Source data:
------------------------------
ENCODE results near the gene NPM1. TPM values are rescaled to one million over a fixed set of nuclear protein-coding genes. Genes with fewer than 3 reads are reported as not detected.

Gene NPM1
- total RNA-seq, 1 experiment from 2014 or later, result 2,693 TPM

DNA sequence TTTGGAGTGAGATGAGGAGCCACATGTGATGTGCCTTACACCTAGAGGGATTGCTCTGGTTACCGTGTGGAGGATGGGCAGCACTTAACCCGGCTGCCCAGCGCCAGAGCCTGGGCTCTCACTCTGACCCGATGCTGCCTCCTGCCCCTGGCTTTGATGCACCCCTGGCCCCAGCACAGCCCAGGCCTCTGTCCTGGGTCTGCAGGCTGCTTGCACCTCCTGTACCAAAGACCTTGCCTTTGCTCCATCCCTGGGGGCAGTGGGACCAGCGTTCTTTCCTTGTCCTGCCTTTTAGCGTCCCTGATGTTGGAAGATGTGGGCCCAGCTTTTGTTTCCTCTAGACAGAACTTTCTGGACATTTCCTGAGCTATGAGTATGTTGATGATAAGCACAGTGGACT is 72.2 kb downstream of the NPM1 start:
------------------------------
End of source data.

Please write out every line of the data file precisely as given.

ENCODE results near the gene NPM1. TPM values are rescaled to one million over a fixed set of nuclear protein-coding genes. Genes with fewer than 3 reads are reported as not detected.

Gene NPM1
- total RNA-seq, 1 experiment from 2014 or later, result 2,693 TPM

DNA sequence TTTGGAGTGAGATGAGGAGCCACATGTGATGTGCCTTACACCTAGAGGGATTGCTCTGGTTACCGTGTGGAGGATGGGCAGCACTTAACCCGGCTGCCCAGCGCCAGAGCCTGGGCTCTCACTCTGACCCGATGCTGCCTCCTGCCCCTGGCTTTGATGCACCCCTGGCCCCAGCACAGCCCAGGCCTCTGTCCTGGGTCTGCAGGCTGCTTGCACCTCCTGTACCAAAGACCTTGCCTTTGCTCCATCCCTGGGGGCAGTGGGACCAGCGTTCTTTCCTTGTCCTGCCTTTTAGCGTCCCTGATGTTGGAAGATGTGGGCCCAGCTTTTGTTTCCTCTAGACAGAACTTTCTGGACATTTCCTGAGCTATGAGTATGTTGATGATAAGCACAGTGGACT is 72.2 kb downstream of the NPM1 start: